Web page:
An allergy is an immune system response to a foreign substance that’s not typically harmful to the body. These foreign substances are called allergens. They can include certain foods, pollen, or pet dander.
The immune system produces substances known as antibodies. When a person has allergies, their immune system makes antibodies that identify a particular allergen, the immune system’s reaction can inflame the skin, sinus, airways or digestive system.
The severity of allergies varies from person to person and can range from minor irritations to anaphylaxis — a potentially life-threatening emergency. While most allergies can’t be cured, treatments can help relieve a person’s allergy symptoms.
Allergy symptoms, which depend on the substance involved can affect a person’s airways, sinuses and nasal passages, skin and digestive system/ Allergic reactions can range from mild to severe. In some severe cases, allergies can trigger a life-threatening reaction known as anaphylaxis.
Food Allergy can cause;
- Tingling in the mouth
- Swelling of the lips, tongue, face or throat
Hay fever, or “allergic rhinitis” can cause;
- Itching of the nose, eyes or roof of the mouth
- Runny, stuffy nose
- Watery, red or swollen eyes (conjunctivitis)
Drug allergy can cause;
- Itchy skin
- Facial swelling
An Insect Sting Allergy can cause;
- A large area of swelling (edema) at the sting site
- Itching or hives all over the body
- Cough, chest tightness, wheezing or shortness of breath
Atopic Dermatitis, allergic condition also called eczema, can cause skin to;
- Flake or peel
Some types of allergies to foods and insect stings, can trigger a severe reaction known as anaphylaxis. A life-threatening medical emergency, anaphylaxis can cause a person to go into shock. Signs and symptoms include;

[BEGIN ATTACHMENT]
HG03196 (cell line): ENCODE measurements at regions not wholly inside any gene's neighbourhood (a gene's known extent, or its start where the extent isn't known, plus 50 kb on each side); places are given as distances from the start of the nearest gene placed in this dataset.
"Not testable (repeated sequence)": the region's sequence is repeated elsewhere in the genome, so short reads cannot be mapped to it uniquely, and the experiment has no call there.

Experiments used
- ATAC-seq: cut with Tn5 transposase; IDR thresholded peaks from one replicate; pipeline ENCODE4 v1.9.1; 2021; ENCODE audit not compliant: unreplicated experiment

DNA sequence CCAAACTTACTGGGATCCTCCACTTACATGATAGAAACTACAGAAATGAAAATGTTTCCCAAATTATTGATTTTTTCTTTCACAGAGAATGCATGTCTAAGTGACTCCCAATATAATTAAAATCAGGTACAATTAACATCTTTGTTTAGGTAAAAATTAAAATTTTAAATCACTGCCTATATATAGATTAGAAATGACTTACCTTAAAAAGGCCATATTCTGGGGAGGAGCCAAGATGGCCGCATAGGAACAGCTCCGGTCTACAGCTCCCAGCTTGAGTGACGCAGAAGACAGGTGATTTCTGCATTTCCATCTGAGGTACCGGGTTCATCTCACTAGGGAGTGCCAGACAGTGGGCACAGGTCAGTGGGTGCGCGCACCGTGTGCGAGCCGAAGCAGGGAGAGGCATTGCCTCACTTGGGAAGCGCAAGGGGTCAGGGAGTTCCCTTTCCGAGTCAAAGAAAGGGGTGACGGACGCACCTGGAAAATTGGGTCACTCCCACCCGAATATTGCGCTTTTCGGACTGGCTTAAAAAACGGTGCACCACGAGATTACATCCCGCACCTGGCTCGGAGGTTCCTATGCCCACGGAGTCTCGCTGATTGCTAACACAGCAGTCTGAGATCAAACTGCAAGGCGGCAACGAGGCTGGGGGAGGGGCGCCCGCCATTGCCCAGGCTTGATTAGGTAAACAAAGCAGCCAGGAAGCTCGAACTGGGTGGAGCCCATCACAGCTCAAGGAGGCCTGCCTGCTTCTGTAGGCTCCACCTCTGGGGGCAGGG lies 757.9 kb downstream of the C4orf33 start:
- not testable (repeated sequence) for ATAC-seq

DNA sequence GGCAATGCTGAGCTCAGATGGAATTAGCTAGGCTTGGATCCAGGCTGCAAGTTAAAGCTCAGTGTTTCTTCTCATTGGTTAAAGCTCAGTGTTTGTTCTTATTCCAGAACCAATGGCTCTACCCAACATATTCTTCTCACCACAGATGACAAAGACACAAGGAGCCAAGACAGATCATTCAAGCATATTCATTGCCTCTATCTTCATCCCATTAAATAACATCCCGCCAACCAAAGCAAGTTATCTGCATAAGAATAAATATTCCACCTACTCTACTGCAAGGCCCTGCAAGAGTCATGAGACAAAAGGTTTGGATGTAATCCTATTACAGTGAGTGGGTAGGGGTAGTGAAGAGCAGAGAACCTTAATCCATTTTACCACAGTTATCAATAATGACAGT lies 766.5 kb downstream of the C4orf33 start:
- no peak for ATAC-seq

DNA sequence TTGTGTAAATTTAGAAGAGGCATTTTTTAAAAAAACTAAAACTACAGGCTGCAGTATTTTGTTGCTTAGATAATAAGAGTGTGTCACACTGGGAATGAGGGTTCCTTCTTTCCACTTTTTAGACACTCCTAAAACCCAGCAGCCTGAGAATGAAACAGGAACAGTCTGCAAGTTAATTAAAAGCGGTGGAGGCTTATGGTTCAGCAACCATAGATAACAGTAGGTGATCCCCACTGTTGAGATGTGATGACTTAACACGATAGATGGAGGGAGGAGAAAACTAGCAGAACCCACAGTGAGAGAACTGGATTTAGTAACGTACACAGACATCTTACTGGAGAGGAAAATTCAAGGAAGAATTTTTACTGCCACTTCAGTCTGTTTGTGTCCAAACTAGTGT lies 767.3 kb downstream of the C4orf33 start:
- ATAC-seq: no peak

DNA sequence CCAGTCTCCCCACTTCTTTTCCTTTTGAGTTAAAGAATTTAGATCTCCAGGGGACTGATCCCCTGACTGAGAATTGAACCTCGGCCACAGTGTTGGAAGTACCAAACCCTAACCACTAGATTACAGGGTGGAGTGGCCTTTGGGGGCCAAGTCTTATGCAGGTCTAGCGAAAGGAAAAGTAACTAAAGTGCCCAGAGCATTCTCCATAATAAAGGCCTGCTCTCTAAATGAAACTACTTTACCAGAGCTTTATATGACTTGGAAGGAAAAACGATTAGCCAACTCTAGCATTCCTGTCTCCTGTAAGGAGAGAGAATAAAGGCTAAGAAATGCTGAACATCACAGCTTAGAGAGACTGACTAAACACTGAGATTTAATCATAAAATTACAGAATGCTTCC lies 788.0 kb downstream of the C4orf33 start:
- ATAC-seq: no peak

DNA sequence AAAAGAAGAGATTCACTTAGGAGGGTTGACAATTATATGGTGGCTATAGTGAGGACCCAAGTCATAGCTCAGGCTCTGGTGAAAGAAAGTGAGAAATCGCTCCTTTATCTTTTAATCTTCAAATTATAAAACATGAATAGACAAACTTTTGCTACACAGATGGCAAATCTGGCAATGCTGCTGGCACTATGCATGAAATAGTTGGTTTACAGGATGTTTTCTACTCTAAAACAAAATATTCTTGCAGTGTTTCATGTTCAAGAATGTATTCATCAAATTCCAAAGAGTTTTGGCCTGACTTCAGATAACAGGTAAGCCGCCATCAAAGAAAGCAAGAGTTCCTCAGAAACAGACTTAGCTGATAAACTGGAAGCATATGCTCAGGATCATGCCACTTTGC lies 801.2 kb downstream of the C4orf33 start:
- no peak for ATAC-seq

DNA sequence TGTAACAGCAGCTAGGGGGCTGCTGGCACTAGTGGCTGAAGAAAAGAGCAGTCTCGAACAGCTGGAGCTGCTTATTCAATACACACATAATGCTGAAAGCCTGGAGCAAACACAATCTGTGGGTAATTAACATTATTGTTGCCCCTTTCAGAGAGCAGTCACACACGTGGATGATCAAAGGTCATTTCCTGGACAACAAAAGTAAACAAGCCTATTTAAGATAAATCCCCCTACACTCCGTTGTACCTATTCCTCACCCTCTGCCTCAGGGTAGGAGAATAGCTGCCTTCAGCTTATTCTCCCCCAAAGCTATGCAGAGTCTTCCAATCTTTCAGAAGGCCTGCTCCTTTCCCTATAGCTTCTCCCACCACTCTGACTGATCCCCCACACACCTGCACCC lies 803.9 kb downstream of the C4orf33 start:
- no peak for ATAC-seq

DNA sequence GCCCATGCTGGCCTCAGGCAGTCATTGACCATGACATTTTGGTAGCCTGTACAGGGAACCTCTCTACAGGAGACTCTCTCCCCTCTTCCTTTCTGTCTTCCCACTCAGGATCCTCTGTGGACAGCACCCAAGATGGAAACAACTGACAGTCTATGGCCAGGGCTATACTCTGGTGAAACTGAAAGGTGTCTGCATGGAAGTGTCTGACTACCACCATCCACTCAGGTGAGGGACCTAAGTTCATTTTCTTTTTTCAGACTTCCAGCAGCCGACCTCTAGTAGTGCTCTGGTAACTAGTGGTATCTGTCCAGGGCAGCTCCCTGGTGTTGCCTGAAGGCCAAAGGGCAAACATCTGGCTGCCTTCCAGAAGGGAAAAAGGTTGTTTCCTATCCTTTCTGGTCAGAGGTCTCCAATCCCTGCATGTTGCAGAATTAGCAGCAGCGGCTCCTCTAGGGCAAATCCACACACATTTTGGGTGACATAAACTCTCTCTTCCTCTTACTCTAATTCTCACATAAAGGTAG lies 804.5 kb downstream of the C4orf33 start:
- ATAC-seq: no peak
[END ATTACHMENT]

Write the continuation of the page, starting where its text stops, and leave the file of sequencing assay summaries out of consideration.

- Loss of consciousness
- A drop in blood pressure
- Severe shortness of breath
- Skin rash
- A rapid, weak pulse
- Nausea and vomiting
Causes of Allergies
Allergies have a genetic component. This means parents can pass them down to their children. However , only a general susceptibility to allergic reaction is genetic. Specific allergies aren’t passed down. For instance, if a person’s mother is allergic to shellfish, it doesn’t necessarily mean that they will also have it too.
Common Types of Allergens include;
- Animal Product – these include pet dander, dust mite waste, and cockroaches.
- Drugs – penicillin and sulfa drugs are common triggers.
- Foods – wheat, nuts, milk, shellfish, and egg allergies are common.
- Insect Stings – these include bees, wasps, and mosquitos.
- Mold – airborne spores from mold can trigger a reaction.
- Plants – pollens from grass, weeds, and trees, as well as resin from plants such as poison ivy and poison oak, are very common plant allergens.
- Other Allergens – latex, often found in latex gloves and condoms, and metals like nickel are also common allergens.
Allergy treatment include;
- Allergen avoidance – the doctor will help the person take steps to identify and avoid allergy triggers.
- Medications – depending on the allergy, medications can help reduce a person’s immune system reaction and ease symptoms. The doctor might suggest over-the-counter or prescription medication in the form of pills or liquid, nasal sprays, or eyedrops.
- Immunotherapy – for severe allergies not completely relieved by other treatment, the doctor might recommend allergen immunotherapy.
- Emergency Epinephrine – if a person has severe allergy, they might need to carry an emergency epinephrine shot at all times. Given for severe allergic reactions, an epinephrine shot (Auvi-Q, EpiPen, others) can reduce symptoms until they get emergency treatment.
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